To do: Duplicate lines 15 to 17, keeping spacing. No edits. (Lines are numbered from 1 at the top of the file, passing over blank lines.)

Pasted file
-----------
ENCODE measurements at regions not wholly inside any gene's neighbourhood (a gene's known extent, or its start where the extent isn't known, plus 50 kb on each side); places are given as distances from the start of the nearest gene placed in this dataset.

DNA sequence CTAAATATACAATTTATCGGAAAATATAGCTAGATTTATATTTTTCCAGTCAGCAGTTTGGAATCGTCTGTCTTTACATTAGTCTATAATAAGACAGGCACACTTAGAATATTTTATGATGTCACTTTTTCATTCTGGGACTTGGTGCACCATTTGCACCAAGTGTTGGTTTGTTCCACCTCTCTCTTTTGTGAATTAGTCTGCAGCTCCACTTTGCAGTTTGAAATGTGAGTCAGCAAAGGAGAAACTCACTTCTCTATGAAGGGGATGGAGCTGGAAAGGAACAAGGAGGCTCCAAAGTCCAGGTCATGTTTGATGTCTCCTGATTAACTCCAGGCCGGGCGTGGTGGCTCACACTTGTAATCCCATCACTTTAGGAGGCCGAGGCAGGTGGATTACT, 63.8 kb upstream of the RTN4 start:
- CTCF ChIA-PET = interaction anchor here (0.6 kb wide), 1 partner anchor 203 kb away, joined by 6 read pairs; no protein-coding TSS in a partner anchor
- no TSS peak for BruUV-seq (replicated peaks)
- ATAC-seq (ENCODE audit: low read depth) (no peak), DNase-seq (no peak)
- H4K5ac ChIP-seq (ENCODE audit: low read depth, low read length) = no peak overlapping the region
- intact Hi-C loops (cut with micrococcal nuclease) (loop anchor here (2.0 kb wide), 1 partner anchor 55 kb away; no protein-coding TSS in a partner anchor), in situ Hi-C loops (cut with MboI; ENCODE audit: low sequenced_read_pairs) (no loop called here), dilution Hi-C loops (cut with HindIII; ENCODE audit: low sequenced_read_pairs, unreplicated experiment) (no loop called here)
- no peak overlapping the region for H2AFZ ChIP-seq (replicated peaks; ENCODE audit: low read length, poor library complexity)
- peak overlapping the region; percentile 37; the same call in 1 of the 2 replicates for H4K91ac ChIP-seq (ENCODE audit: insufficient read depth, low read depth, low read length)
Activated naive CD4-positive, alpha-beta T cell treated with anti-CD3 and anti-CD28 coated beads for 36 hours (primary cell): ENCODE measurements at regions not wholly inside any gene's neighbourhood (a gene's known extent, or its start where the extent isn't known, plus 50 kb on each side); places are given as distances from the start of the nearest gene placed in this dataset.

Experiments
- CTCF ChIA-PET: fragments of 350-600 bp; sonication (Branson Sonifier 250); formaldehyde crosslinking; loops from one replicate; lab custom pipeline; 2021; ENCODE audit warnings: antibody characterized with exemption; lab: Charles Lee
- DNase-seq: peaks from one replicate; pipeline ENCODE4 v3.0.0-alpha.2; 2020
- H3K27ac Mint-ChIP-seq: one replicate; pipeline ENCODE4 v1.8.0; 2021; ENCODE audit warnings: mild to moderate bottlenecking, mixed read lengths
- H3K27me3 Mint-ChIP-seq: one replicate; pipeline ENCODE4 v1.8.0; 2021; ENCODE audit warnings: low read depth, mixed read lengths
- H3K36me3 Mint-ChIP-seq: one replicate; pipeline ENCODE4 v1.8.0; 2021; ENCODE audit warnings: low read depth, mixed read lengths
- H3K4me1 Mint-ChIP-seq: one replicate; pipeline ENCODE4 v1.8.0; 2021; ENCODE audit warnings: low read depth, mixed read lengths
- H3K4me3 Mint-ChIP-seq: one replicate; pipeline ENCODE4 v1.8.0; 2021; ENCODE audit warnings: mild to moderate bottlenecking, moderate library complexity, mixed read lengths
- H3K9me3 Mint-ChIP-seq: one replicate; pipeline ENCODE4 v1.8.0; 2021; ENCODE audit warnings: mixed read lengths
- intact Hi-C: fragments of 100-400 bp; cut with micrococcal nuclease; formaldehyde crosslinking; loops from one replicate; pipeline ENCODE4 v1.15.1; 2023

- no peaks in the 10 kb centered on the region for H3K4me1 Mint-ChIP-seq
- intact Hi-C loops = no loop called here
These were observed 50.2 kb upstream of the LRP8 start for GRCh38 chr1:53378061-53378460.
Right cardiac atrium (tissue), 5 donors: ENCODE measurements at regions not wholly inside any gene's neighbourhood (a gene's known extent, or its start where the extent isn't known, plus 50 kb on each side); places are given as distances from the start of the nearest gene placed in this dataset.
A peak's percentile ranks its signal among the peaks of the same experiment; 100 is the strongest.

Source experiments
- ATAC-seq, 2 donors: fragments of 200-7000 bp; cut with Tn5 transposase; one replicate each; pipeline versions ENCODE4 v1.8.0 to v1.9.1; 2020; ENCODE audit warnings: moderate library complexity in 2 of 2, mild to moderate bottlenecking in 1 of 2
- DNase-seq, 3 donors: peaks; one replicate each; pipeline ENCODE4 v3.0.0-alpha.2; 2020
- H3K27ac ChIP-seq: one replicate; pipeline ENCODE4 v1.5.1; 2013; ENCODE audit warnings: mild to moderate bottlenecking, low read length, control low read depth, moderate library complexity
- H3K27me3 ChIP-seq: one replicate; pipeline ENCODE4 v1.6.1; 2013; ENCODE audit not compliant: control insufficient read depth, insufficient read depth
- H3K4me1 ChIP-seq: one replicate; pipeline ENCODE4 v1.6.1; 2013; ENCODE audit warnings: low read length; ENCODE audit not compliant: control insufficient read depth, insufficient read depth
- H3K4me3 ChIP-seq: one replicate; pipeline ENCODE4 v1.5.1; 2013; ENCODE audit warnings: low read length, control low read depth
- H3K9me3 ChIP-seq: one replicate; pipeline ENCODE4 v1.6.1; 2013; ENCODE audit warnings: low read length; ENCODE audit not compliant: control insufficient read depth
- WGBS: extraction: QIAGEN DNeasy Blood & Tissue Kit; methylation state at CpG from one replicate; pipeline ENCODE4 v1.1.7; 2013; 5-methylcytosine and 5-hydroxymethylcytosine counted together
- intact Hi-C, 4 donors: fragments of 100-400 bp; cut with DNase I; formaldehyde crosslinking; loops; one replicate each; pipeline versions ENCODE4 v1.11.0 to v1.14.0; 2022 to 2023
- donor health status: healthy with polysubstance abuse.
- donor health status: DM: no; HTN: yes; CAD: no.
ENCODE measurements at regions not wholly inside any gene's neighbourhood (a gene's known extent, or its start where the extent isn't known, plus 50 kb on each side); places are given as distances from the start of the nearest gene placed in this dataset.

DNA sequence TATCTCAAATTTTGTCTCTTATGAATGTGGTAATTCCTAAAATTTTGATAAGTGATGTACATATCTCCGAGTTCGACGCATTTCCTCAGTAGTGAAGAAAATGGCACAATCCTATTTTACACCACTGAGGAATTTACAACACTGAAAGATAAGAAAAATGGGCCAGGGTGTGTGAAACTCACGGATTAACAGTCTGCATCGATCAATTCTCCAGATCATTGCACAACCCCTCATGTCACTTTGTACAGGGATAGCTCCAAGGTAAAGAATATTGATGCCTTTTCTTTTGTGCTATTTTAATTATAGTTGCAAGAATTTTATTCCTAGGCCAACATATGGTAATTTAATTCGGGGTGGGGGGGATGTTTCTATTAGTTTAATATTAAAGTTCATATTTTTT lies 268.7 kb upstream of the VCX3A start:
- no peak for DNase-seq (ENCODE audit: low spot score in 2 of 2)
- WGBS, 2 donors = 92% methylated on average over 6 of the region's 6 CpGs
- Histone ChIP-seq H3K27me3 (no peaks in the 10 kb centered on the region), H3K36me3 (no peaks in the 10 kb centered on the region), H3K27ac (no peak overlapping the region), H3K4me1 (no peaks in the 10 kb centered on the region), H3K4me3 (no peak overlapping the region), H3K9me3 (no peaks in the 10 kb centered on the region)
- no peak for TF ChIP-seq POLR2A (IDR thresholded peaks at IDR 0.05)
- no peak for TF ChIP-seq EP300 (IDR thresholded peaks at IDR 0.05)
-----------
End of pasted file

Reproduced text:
- H3K27me3 Mint-ChIP-seq: one replicate; pipeline ENCODE4 v1.8.0; 2021; ENCODE audit warnings: low read depth, mixed read lengths
- H3K36me3 Mint-ChIP-seq: one replicate; pipeline ENCODE4 v1.8.0; 2021; ENCODE audit warnings: low read depth, mixed read lengths
- H3K4me1 Mint-ChIP-seq: one replicate; pipeline ENCODE4 v1.8.0; 2021; ENCODE audit warnings: low read depth, mixed read lengths